EV 1456 – Big Dave's Crossword Blog
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EV 1456

Enigmatic Variations 1456

Villains by Stick Insect

Setter’s Blog

Answers are entered without the letter R, in line with RESISTANCE IS FUTILE, ref THE BORG in Star Trek; misprinted letters give NUGATORY, OTIOSE, SISYPHEAN, SLEEVELESS, VAIN and INEPT, synonyms for FUTILE.

I began regularly solving The Listener crossword in the Times about twenty years ago and made the move into setting for them in 2010. I first submitted to the EV in 2013 when Chris Lancaster — now the overall Telegraph puzzles editor — took over as the EV editor and made a point of encouraging new setters. Chris also helped me to begin setting Toughies three years ago and I’ve also added a number of thematic crosswords for The Magpie in the last couple of years, which was about the time I retired. Work did have an annoying tendency to take up valuable crosswording time…

This puzzle was my thirteenth EV. My first – in 2013 – marked the fiftieth anniversary of Dr Who, so you may correctly infer an interest in science fiction, though only one of the intervening eleven puzzles was SF related, so I like to think I do have some other interests. I had thought some time ago about setting a Star Trek related puzzle, but worried that it might be considered too inaccessible to solvers who don’t share the interest. However, when browsing one day through the Oxford Dictionary of Quotations, I was amused to find the catchphrase section had “resistance is futile” and that provided the catalyst: if it’s in ODQ, then it should be possible to find.

The phrase of course pretty much suggests the thematic treatment required, so it was just a question of creating a grid using the excellent QXW software created by Quinapalus (also an excellent setter) with a custom dictionary of words missing their Rs. As I wanted The Borg to appear to confirm the theme, one R was going to have to appear, so blocking off the central cell and making it part of the endgame again seemed the obvious route. I decided I wanted to emphasise the lack of Rs by including all the other 25 letters in the grid, which turned out not to be too hard to achieve, hence a pangram once that central R was inserted. Picking up on the Numpties’ thoughts on pangrams in the hints, I agree they aren’t something to be wedded to – some of my Toughies are pangrammatic, some aren’t – but felt there was some sort of point to it on this occasion.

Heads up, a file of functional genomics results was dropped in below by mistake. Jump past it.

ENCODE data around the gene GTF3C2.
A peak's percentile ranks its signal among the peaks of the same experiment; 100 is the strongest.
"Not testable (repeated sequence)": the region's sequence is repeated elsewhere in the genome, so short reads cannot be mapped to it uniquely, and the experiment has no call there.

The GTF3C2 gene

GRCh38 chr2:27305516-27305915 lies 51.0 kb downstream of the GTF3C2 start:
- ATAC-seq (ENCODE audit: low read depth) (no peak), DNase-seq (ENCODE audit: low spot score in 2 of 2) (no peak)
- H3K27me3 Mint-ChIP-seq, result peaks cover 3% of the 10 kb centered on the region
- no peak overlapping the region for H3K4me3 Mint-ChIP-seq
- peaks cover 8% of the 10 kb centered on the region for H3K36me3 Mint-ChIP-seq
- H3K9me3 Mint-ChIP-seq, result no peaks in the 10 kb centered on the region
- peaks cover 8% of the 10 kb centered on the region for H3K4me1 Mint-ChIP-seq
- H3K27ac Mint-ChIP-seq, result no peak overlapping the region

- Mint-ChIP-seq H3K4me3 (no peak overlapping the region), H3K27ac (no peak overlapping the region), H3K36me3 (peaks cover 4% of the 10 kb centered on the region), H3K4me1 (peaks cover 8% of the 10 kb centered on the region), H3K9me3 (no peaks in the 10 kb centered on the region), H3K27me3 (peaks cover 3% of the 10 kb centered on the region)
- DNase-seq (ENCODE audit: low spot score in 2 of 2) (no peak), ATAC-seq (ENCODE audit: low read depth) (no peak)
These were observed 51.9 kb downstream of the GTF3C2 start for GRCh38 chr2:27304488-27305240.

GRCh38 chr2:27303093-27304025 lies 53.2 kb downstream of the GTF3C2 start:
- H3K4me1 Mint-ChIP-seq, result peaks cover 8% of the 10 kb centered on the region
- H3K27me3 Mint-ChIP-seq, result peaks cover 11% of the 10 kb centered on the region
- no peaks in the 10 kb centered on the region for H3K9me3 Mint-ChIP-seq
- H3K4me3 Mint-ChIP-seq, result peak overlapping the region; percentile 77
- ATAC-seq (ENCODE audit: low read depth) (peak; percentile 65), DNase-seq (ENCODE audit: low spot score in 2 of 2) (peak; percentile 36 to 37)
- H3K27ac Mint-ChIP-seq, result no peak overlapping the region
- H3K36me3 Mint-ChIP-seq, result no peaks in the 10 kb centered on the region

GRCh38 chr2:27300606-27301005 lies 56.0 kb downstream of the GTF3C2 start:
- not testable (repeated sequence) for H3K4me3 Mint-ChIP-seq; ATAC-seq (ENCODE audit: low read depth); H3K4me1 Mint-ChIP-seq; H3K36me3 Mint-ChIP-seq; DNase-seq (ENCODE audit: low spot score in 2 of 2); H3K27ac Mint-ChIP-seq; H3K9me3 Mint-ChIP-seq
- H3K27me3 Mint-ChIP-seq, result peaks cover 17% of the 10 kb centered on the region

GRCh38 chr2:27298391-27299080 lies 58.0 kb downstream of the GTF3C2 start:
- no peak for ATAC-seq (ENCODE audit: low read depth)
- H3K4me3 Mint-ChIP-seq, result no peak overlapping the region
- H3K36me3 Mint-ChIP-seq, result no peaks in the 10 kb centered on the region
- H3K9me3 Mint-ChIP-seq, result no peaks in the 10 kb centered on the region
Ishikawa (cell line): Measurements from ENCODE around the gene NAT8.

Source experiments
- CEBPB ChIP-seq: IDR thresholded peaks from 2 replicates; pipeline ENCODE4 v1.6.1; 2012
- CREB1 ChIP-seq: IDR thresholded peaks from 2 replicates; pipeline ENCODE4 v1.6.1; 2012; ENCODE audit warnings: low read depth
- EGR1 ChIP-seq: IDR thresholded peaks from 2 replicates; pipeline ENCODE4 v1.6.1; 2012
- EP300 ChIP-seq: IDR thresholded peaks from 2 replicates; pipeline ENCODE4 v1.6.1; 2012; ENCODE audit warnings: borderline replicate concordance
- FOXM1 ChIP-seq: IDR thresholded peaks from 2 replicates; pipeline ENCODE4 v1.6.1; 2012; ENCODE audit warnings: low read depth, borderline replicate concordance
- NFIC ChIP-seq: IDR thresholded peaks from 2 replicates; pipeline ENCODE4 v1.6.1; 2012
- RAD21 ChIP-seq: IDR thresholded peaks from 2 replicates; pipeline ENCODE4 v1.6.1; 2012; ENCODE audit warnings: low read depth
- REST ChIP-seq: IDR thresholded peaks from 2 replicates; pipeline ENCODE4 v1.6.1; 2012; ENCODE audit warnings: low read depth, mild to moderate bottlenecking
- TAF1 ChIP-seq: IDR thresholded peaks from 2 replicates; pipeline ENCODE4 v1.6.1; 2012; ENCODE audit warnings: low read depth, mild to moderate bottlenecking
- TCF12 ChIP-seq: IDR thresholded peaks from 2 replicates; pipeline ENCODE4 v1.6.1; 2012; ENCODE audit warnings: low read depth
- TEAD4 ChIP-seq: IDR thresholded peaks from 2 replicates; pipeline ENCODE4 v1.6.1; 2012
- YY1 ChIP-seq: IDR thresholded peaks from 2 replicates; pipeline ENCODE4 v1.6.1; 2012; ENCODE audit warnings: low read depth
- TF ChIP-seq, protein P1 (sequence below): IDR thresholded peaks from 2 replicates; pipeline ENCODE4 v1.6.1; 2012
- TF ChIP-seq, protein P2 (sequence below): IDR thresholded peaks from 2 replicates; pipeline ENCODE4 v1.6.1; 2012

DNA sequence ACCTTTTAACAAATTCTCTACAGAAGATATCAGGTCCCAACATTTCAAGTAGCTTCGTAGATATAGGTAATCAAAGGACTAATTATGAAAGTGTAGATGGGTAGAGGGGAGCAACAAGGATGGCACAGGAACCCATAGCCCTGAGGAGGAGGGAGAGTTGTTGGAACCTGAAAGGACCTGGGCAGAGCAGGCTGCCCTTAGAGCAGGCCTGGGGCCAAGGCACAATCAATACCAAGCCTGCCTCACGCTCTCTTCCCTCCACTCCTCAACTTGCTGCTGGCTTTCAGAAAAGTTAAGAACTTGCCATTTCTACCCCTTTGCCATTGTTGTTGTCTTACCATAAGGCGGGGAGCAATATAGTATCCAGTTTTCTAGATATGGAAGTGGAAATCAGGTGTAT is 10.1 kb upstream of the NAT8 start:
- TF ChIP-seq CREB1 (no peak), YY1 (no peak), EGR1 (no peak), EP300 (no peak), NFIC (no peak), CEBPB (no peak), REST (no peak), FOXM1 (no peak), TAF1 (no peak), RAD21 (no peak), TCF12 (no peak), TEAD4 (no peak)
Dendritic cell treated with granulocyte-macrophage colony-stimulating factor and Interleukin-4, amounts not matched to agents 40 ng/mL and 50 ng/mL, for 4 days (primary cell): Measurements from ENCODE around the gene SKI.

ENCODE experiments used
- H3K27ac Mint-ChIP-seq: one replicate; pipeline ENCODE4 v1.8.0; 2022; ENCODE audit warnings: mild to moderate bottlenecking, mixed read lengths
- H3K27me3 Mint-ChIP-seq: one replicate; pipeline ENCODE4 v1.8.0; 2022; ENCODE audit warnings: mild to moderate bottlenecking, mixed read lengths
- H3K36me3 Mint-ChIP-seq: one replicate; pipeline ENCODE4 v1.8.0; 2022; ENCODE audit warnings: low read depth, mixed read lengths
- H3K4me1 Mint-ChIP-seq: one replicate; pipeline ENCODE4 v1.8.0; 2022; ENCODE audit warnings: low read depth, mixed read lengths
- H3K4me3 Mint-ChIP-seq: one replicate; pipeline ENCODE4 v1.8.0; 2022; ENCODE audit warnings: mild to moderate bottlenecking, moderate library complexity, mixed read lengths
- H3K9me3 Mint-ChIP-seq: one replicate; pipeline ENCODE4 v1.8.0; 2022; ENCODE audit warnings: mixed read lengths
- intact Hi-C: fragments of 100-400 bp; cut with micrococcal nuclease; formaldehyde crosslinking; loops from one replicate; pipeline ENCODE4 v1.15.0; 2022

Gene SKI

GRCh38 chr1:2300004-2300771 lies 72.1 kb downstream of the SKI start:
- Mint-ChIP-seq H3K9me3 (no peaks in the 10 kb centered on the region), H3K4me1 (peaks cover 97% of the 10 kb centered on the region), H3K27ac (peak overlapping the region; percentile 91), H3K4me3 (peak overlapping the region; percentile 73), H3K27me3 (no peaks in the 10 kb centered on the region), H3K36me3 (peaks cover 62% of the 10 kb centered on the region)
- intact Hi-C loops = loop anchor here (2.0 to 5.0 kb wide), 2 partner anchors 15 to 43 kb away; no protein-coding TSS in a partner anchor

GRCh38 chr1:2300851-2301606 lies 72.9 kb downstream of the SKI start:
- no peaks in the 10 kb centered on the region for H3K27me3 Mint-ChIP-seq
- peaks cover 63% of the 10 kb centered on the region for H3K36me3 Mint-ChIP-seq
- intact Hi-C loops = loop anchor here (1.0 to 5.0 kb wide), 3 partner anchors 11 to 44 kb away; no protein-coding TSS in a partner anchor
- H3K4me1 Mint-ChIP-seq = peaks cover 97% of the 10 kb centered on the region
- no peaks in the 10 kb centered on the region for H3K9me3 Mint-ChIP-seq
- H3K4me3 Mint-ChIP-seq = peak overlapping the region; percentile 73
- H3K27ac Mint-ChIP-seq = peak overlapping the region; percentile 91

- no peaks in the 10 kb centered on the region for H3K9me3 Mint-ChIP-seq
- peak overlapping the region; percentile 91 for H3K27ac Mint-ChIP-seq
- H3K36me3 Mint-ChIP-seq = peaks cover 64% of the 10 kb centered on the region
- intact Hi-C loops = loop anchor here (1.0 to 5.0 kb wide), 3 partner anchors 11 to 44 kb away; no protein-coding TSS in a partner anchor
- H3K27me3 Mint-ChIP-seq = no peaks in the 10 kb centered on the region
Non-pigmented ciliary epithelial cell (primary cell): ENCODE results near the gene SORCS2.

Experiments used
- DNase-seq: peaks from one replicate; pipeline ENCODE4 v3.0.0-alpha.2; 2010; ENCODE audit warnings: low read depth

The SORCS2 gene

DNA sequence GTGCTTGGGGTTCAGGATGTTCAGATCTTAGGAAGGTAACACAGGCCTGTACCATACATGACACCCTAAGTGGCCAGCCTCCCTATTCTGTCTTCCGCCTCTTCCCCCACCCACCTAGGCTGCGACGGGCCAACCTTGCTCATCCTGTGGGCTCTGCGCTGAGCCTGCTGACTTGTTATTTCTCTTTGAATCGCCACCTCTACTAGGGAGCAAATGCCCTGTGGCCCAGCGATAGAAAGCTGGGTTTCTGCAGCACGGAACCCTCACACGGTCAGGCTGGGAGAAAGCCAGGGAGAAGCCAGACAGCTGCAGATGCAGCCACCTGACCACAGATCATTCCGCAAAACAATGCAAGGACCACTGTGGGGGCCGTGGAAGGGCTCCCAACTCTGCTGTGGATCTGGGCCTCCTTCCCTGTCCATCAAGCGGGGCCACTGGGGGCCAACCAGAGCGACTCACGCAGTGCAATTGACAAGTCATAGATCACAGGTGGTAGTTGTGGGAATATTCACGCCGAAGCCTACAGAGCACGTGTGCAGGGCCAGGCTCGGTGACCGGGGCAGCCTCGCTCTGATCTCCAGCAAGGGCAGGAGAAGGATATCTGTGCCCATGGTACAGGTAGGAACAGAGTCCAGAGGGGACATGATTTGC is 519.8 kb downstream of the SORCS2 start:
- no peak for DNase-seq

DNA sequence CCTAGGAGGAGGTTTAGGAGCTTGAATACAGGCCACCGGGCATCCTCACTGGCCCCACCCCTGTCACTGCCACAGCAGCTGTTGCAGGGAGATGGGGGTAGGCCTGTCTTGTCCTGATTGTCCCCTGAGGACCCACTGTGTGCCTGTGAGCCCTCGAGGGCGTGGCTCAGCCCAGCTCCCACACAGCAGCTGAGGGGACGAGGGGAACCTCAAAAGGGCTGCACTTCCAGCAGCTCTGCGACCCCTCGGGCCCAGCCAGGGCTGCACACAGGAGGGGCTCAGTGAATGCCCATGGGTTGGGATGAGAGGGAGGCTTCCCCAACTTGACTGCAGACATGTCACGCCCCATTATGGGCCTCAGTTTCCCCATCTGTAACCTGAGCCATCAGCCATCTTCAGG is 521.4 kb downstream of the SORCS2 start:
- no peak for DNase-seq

Finally, I wanted some way to give a pointer for those for whom a lack of Rs wouldn’t necessarily suggest “resistance is futile”. Providing some synonyms for “futile” through clue misprints was intended to be helpful on the one hand, but of course providing some challenge in sorting them out on the other. As the Numpties have said, that can be challenging to the setter too. The one I remember struggling most with was catarrh, with the definition requiring a misprinted Y.

My thanks to all those who’ve reviewed and commented (or are going to) here and at Fifteensquared: it’s always really helpful to know what worked and what didn’t. It was also nice to see some of the regular Toughie solvers giving the EV a go and I hope many will have found it enjoyable enough to become EV regulars too.


A full review of this puzzle can be seen over on fifteensquared.


5 comments on “EV 1456
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  1. Yes, I tip my hat to any setter prepared to use misprints as a cluing gimmick. There invariably comes a point when a nasty letter collides with a recalcitrant word and you ask yourself why you did it.
    I really enjoyed this; there’s a satisfying feeling when you’ve solved a few crossing entries and realise how they might fit together. And I hadn’t appreciated the pangrammatic aspect, which I usually view as an unnecessary indulgence but which was entirely appropriate here.

  2. I found your comments above very interesting and must say I can’t begin to imagine how you would go about creating such an involved puzzle. Certainly my completion of it made me feel very satisfied and that all my effort had been worthwhile. My attraction to the EV puzzles continues to grow, so once again thank you for providing the challenge.

  3. When we spotted what the missing letter was and were looking for the quote we got fixated on one from My Fair Lady that referenced a racehorse called Dover and could be read as an instruction on what to do with the appropriate letter. We were not familiar at that stage with the required quote or the villains.
    A lot of fun and guffaws from both of us.
    Thanks Stick Insect.

  4. Hope I’m not too late to the party here. I really wanted to express my appreciation for this puzzle. I’m usually at a complete loss when it comes to pop culture references in British crosswords, but I felt this one was constructed especially for me. So, thanks for that, Stick Insect! Of all the niche themes I’ve seen in the (very limited amount of) EVs I’ve done, it was amusing to read that you thought a Star Trek theme might be too inaccessible.

    And on the subject of pangrams, as a solver, I find them very satisfying when they’re done well. In fact, my introduction to Stick Insect was on a Toughie back on April 16th in which he managed to craft a wonderful DOUBLE pangram. That’s impressive enough. But the aspect that really blew me away was that, even under those strict constraints, the grid was filled with friendly words that didn’t require a trip to the dictionary (a rarity when it comes to me vs. Toughies in general). That’s the type of puzzle that solvers vividly remember a half year later. Same can be said about puzzles that reference the Borg.

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